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LONDON — British Sky Broadcasting shares dropped 4% to £6.63 ($13.85) after the satcaster revealed that net profit fell 28% to £84 million ($175.5 million) for the three months through the end of September, on revenue up 11% at £1.19 billion ($2.49 billion).
The company said that the increased costs related to new soccer contracts and the nonrenewal of its £60 million-a-year ($125.4 million) channel supply deal with Virgin Media.
BSkyB added a net 83,000 new subscribers over the period, bringing its total customer base to 8.7 million, with a record 323,000 customers signing up for Sky Plus, its DVR product. Sky Broadband, the Internet service launched 14 months ago, passed the million customers mark in October.
Speaking at the company’s annual general meeting in London, BSkyB chairman Rupert Murdoch said that the satcaster intended to take a “long term” view of its 17.9% shareholding in commercial broadcaster ITV, despite its shares trading 35% lower than the £1.35 BSkyB paid a year ago.
“We believe it is a good long-term investment and will perform better under the new management (of executive chairman Michael Grade),” Murdoch told the gathered shareholders. “As a company, we believe it will do very well and has strong franchises.”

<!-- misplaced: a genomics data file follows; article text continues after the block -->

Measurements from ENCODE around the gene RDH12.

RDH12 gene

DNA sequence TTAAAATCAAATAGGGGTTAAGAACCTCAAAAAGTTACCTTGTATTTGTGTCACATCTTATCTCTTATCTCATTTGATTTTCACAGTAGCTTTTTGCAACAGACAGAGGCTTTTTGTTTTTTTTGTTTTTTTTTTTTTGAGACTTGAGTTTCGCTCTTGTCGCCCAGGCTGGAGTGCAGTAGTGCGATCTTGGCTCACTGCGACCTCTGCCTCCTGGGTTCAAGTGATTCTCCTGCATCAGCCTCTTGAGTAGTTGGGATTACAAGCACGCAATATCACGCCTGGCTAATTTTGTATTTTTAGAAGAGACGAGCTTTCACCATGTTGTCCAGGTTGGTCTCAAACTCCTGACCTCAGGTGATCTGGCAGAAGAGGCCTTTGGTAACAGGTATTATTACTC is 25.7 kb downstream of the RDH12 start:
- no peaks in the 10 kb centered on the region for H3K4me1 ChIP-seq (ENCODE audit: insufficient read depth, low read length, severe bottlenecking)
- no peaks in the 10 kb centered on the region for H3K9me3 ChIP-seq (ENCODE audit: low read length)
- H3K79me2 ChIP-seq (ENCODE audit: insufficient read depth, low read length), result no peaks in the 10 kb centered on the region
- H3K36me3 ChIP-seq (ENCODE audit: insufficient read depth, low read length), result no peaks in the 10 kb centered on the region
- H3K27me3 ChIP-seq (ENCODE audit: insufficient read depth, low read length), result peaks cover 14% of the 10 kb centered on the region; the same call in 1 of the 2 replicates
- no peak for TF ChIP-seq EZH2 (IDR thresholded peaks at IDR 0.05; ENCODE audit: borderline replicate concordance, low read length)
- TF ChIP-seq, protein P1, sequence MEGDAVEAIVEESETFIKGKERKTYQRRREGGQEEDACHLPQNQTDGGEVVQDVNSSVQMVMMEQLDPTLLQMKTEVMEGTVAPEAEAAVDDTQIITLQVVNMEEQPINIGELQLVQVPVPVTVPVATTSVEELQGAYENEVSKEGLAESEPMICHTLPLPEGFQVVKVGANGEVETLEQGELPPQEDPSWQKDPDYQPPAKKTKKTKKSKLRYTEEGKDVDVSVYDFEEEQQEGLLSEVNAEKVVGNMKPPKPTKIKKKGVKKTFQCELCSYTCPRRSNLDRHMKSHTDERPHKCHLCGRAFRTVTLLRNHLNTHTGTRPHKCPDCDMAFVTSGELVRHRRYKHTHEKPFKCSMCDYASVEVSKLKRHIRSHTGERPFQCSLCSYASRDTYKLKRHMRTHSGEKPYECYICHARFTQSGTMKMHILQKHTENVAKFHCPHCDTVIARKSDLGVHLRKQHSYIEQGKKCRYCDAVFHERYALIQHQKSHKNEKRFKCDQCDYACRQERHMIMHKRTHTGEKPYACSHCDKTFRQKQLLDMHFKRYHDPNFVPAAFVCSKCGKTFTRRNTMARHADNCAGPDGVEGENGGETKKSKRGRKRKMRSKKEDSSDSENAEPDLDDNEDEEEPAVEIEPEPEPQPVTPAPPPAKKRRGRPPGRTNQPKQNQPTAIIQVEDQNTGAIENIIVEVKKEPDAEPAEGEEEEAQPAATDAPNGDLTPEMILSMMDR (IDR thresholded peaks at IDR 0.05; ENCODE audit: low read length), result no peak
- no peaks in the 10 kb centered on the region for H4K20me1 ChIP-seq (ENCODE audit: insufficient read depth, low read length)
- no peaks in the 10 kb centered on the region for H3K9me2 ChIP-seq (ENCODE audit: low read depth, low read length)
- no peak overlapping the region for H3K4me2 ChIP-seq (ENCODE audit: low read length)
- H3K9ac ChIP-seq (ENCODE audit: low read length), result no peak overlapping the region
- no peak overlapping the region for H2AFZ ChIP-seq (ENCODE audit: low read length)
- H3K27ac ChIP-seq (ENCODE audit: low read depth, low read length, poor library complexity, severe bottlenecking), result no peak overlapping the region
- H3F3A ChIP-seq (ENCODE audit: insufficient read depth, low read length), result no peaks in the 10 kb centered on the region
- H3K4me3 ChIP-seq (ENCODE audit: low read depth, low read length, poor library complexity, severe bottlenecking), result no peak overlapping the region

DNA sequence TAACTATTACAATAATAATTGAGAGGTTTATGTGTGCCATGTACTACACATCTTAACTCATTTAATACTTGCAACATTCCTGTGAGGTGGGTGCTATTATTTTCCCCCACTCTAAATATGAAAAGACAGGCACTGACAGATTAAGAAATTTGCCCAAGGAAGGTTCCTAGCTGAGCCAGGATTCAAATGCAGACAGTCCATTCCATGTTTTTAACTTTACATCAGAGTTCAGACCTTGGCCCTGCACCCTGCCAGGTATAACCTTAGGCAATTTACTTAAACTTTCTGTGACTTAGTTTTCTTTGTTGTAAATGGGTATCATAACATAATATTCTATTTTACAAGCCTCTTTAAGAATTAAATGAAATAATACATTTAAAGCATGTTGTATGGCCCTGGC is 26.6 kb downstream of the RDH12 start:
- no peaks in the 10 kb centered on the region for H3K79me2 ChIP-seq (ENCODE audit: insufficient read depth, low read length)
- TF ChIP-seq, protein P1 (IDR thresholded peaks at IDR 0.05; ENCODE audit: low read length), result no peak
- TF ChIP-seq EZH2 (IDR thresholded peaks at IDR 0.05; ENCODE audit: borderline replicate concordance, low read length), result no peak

Murdoch said that Sky will continue to attract customers by offering increased choice.
“The good news for companies like Sky is that consumers are taking charge. People everywhere will soon have the power to access a virtually unlimited wealth of information, to choose what they want from it, to add to it and create new communities that transcend old boundaries,” Murdoch said. “No doubt this will be painful for some. It will threaten businesses that fail to adapt, but it will be good for our society.”
The satcaster’s annual general meeting turned out to be a sparsely attended affair, with fewer than five actual shareholders in a room at the Royal Institute of British Architecture, although about 80 Sky executives, not including the 12-strong board, were present as well as a gallery of press.
Shareholders who did attend blamed the meeting’s early timing for the fact that few were able to be present.
“Shareholders who come are usually quite elderly and cannot use their (senior citizen) railcards before 10 a.m.,” shareholder Roger Mortlock said. “It is ridiculous.”
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